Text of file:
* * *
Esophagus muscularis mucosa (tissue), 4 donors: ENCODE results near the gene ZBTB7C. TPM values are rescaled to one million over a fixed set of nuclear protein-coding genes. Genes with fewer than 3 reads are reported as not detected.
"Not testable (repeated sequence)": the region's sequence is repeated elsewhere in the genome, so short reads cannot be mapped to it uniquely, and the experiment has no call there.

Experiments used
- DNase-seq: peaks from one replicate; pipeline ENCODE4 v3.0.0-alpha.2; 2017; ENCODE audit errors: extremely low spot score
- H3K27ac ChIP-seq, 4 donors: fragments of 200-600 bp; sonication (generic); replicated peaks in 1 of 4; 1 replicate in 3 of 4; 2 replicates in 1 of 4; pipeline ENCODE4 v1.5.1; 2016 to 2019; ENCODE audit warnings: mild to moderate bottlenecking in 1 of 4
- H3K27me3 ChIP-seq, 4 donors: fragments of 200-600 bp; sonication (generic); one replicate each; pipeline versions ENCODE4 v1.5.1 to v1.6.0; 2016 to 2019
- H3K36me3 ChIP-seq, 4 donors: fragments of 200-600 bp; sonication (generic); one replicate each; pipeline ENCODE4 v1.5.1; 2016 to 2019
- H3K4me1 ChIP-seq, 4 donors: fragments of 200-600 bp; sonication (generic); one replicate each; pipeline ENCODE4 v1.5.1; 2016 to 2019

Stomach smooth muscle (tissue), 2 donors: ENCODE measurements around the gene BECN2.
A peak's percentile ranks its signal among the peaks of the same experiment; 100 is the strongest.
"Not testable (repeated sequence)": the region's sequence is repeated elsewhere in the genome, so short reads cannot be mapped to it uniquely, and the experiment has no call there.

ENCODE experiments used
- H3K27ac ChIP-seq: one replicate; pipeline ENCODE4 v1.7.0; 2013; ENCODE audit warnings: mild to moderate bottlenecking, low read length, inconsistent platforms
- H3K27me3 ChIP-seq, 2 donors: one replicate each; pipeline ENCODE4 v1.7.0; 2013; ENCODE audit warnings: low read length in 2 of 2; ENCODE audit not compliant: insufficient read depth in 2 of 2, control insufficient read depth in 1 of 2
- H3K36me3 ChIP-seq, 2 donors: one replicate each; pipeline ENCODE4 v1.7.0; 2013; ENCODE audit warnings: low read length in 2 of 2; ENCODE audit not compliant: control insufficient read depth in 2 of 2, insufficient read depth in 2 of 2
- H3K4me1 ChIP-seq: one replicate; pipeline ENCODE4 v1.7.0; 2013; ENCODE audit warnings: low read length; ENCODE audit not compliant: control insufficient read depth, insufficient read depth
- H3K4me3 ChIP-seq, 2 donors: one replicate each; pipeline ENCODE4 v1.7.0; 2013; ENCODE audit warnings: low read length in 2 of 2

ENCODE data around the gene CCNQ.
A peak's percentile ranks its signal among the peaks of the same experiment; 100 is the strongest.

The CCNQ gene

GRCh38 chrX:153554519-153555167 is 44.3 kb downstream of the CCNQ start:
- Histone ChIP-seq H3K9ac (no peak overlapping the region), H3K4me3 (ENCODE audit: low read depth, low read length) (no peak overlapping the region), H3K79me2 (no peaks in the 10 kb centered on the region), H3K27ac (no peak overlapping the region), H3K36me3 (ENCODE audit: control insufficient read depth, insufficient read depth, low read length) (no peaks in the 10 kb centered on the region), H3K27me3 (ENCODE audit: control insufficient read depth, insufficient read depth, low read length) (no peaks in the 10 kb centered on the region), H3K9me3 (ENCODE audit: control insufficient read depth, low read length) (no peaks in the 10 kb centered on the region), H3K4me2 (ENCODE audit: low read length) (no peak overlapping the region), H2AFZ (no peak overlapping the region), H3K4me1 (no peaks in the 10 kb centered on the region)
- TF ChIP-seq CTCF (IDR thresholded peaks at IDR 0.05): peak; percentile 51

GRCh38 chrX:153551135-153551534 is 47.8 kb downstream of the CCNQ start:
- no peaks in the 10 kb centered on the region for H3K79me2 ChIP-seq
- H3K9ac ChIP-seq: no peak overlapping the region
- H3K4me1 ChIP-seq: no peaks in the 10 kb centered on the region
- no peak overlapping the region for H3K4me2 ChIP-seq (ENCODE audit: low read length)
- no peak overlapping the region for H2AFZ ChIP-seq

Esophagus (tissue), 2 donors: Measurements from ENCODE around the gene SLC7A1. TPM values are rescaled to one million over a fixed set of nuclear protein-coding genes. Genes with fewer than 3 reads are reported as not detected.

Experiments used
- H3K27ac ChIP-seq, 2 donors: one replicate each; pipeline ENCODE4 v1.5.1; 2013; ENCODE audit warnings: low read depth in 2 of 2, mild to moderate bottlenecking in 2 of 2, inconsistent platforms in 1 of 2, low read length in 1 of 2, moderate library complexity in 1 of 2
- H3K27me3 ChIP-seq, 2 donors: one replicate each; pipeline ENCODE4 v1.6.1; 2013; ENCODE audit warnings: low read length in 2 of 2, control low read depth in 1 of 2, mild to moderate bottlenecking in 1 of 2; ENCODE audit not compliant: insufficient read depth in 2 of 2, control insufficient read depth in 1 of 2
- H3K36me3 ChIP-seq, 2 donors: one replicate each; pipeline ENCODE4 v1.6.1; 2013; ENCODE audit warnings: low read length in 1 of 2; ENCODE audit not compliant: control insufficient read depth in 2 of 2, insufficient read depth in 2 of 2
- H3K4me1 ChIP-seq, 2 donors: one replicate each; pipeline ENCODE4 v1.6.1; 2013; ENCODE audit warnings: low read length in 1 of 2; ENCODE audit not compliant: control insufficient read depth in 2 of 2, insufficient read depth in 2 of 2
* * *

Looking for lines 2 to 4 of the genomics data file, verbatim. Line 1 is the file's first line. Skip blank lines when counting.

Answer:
"Not testable (repeated sequence)": the region's sequence is repeated elsewhere in the genome, so short reads cannot be mapped to it uniquely, and the experiment has no call there.

Experiments used
- DNase-seq: peaks from one replicate; pipeline ENCODE4 v3.0.0-alpha.2; 2017; ENCODE audit errors: extremely low spot score